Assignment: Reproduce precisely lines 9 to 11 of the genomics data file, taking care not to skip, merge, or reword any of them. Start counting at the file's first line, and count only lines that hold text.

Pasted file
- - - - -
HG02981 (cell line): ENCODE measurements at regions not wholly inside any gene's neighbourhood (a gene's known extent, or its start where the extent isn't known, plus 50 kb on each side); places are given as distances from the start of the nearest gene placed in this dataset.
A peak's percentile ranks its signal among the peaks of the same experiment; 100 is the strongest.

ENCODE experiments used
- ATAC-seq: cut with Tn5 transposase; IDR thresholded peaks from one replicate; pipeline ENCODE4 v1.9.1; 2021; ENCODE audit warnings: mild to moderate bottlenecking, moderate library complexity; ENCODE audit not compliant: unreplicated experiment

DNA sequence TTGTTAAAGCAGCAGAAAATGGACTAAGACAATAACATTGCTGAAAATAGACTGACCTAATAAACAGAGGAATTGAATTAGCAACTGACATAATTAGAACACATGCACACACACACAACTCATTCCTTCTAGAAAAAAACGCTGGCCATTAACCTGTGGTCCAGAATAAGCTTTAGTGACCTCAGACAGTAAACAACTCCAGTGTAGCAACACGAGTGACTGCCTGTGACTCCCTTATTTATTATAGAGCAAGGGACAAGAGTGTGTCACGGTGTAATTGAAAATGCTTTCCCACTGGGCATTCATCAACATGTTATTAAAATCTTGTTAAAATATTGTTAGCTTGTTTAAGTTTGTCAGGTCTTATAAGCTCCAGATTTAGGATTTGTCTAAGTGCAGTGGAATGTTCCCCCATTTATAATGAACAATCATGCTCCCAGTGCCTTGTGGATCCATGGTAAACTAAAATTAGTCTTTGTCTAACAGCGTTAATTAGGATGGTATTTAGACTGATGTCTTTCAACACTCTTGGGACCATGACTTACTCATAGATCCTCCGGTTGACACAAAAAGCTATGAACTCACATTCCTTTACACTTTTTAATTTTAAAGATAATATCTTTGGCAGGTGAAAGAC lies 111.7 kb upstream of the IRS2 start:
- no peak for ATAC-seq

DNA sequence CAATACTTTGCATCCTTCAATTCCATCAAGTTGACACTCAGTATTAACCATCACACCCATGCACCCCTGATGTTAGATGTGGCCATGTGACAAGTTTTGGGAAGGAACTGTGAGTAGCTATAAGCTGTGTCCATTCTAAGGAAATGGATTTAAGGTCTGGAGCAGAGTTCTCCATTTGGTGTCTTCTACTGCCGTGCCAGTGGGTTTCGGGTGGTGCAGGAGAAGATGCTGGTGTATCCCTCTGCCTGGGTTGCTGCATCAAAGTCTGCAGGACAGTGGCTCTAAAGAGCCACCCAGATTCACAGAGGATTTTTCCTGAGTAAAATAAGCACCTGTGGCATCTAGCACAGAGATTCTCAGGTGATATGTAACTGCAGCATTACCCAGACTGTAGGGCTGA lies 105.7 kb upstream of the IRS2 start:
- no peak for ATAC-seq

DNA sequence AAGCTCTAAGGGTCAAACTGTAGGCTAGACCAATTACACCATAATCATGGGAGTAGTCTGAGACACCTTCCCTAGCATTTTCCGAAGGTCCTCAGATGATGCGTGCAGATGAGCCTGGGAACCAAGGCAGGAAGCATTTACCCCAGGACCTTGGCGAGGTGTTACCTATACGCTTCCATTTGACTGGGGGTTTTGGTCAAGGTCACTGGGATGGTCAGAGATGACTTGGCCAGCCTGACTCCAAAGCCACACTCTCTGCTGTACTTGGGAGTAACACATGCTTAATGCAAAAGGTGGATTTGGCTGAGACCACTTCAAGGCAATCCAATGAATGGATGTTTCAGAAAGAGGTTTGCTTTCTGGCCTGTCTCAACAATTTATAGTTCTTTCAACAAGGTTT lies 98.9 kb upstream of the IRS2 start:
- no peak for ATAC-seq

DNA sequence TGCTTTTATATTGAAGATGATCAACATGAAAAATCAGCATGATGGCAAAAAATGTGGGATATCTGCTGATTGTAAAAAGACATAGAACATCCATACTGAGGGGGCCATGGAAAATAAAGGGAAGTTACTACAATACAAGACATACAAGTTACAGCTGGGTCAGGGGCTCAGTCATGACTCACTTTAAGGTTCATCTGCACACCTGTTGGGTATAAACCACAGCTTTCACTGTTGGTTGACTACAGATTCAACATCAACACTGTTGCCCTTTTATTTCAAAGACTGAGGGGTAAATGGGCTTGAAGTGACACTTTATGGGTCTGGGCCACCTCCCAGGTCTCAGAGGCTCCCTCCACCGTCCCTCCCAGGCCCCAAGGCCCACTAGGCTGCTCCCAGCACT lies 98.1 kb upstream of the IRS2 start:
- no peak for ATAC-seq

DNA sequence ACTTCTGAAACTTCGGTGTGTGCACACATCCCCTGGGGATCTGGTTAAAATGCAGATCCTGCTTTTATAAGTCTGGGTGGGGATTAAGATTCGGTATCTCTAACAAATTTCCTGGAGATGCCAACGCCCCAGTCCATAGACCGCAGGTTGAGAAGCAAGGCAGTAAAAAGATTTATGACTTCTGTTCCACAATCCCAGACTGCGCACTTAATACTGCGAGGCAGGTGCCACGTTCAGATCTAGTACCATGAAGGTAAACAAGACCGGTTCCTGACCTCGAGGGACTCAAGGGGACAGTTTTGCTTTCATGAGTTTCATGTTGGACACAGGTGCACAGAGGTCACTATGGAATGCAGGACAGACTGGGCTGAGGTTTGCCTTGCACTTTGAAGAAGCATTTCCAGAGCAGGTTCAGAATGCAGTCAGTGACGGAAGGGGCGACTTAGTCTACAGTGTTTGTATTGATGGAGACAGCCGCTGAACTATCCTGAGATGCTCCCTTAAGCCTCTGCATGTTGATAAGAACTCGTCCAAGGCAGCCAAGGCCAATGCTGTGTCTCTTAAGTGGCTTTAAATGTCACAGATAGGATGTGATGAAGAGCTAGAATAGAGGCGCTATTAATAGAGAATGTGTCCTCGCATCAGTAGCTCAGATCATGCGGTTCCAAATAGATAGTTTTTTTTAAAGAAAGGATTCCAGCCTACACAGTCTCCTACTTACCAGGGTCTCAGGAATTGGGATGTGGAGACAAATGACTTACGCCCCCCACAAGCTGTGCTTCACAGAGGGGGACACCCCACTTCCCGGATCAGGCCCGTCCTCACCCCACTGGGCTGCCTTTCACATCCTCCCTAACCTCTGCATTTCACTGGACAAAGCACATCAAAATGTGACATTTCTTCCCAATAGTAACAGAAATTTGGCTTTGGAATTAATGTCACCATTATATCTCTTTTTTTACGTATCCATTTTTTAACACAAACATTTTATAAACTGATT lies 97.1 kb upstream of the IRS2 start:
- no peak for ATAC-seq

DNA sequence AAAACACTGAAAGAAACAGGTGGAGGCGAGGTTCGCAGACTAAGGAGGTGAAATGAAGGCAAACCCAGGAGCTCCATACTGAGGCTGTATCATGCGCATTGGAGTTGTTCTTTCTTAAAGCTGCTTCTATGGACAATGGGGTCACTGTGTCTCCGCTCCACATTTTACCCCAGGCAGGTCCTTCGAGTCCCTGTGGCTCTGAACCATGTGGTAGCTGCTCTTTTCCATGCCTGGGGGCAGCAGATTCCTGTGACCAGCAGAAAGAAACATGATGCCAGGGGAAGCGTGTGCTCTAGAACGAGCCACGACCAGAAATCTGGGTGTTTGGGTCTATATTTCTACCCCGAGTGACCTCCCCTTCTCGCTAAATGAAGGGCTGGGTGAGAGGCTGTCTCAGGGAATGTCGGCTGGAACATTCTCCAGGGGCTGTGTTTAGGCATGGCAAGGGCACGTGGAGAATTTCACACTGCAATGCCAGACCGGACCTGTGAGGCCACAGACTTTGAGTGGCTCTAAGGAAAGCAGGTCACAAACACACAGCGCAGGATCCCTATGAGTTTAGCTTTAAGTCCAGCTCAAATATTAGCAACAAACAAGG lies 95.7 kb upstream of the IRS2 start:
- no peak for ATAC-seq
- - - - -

DNA sequence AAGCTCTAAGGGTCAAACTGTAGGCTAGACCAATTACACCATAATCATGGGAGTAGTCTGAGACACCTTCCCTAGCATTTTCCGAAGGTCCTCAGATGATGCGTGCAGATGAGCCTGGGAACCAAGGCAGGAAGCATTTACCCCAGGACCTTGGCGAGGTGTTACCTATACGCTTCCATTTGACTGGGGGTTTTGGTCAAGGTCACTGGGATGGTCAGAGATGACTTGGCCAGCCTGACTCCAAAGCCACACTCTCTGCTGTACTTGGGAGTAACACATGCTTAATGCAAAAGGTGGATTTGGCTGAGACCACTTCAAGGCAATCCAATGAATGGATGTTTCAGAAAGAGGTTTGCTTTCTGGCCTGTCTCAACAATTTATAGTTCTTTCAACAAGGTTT lies 98.9 kb upstream of the IRS2 start:
- no peak for ATAC-seq

DNA sequence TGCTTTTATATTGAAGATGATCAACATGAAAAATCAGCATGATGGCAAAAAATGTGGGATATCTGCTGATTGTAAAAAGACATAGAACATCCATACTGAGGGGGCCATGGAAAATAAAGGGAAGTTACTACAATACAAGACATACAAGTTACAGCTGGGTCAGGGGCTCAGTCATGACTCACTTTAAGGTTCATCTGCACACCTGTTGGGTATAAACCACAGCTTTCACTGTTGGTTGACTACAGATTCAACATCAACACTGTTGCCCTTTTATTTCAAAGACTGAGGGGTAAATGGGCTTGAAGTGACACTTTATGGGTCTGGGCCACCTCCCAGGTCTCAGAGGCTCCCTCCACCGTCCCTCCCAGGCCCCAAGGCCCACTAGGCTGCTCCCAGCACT lies 98.1 kb upstream of the IRS2 start: